India Walton Won Big With Renters in Buffalo
How did India Walton win the mayoral primary in Buffalo? A look at the data reveals one demographic that came out big for her: renters, many of whom are suffering from a lack of affordable housing in the city.
In June, democratic socialist and political newcomer India Walton stunned four-term incumbent mayor Byron Brown, capturing the mayoral nomination in Buffalo’s Democratic primary. Ever since, national media has fixated on the shifting political landscape in upstate New York, even as Brown has vowed to defeat Walton as a write-in candidate in the general election. Framing Walton’s success as part of a broader “Empire State Uprising,” pundits everywhere are eyeing the emerging “Rust Belt socialism” and asking how these upstart left campaigns are uprooting entrenched power dynamics.
While hot takes abound, actual numbers and conclusions with a firm basis in data have been harder to come by. So I got the voter files from the New York State Board of Elections to find out: who are the voters that led India Walton to a win in Buffalo’s Democratic mayoral primary?
There’s a simple answer: renters.
Renters — who, in Buffalo, tend to live in less valuable, lower-quality housing and earn less than homeowners — strongly favored Walton over Brown. More than 64 percent of ballots in the primary were cast by people whom the data suggest rent rather than own their homes, roughly proportionate to recent Census Bureau estimates showing that about 60 percent of households in Buffalo are renter-occupied.
And my statistical estimates suggest that Walton won that demographic by a landslide, capturing over 61 percent of the renter vote.
The graphic below shows a heat map of primary voters (left) alongside election results (right). Walton won most districts west of Main Street in Buffalo — which consists of younger, racially diverse, mixed-income areas and affluent neighborhoods — but struggled to win in the segregated, low-income, predominantly African American east side of the city.
The districts where Walton had her strongest showing were those with the highest turnout, suggesting an enthusiastic base of support. Brown’s base, meanwhile, largely stayed at home. In one neighborhood favorable to Brown, turnout dropped by two-thirds from the 2017 election, when he won his fourth term.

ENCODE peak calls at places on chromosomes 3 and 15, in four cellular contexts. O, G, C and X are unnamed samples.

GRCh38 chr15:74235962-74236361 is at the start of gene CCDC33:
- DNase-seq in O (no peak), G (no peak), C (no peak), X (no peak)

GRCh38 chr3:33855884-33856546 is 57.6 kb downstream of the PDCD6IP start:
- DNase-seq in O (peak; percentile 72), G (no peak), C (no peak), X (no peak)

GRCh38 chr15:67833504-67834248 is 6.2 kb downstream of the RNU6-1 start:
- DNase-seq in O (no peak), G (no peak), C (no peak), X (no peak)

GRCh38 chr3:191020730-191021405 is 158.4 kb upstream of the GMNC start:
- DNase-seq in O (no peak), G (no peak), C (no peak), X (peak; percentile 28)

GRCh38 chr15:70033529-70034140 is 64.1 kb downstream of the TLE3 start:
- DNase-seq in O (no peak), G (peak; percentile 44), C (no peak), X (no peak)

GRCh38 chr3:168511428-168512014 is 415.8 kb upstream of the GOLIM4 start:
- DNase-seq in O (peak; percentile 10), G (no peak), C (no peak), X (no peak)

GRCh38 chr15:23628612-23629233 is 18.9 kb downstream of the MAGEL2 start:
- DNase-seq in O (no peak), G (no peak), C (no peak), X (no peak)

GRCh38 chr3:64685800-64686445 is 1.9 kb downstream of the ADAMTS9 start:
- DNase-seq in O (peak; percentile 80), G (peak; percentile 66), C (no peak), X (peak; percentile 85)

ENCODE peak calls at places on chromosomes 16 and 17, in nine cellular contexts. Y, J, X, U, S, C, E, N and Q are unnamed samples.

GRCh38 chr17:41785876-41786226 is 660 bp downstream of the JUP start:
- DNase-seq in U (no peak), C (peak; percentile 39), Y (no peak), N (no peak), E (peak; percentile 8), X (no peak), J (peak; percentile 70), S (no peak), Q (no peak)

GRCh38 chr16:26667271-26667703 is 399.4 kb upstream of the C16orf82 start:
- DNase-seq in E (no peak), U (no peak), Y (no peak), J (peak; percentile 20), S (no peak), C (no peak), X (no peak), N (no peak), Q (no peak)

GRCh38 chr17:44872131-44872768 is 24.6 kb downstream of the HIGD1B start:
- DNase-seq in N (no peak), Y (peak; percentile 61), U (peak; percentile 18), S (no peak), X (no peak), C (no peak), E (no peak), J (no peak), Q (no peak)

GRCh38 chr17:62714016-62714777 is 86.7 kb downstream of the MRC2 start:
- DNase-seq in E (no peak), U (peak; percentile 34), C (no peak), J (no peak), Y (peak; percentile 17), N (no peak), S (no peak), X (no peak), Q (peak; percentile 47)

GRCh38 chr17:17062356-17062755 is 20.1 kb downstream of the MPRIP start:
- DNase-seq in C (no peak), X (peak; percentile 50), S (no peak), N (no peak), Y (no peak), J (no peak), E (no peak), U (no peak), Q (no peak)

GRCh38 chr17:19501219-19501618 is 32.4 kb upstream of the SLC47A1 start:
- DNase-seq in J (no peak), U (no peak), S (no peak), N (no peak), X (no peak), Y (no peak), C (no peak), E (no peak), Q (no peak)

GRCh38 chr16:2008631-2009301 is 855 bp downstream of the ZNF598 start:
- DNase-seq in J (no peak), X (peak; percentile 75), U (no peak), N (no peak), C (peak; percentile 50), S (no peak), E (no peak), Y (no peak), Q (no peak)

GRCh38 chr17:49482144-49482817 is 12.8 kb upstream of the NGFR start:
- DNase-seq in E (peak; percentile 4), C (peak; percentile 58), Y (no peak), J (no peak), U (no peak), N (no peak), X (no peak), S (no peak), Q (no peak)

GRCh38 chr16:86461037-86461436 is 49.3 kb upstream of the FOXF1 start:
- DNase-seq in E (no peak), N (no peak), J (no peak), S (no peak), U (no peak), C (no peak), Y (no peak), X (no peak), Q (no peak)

“There were people in the black community who couldn’t stomach Brown but didn’t believe India could win,” and therefore chose not to vote at all, Henry Louis Taylor Jr, a professor of urban and regional planning at the University at Buffalo told the Buffalo-based Investigative Post. “That protest no vote in the heart of his constituency, which he had not really stirred, blew him away”
The rhetoric from Brown’s campaign hints at why renters might have lacked confidence in his ability to improve the city for them and thus voted for Walton or simply stayed home: they saw that Brown’s first priority is the owning class.
Betsey Ball, Brown’s deputy mayor, said so explicitly in explaining why her boss is running even after Democratic voters rejected him in the primary: “If you have invested in a home, a business, or looking at what has been done by developers, it’s all relevant . . . you want to see the value of that investment continue,” she told the Buffalo News earlier this month.
Stated another way: if you have an ownership interest in property in the city, then Brown is your candidate. Some of Buffalo’s developers recognize this: Brown’s press conference announcing his write-in campaign was held on a property owned by multimillionaire developer Douglas Jemal.
Mayor Byron Brown: Developers’ Friend
Brown, an establishment Democrat whose campaign is heavily financed by wealthy developers and business owners, and who has looked to conservative Republicans for support following his primary election loss, prioritizes economic growth and the interests of property owners above working people and their neighborhoods.
As an example of Brown’s priorities, the “Growth” section of his website — which he appears to have scrapped early in 2021 but which is still available in archived versions of the site — featured a paragraph cheerleading the controversial “Buffalo Billion” project as recently as February of this year.
The Buffalo Billion was an initiative announced in 2012 and funded by New York state with the goal of revitalizing the Buffalo area’s flagging manufacturing economy through grants and tax breaks. The project became a locus of corruption and graft, leading to federal and state investigations and the convictions of multiple state officials and contractors, and it largely failed in its intended purpose of economic revival.
While willing to tout this billion-dollar failure until earlier this year, Brown has been unable to stem rising home prices or ameliorate a dismal market for renters, and his current campaign website barely mentions housing.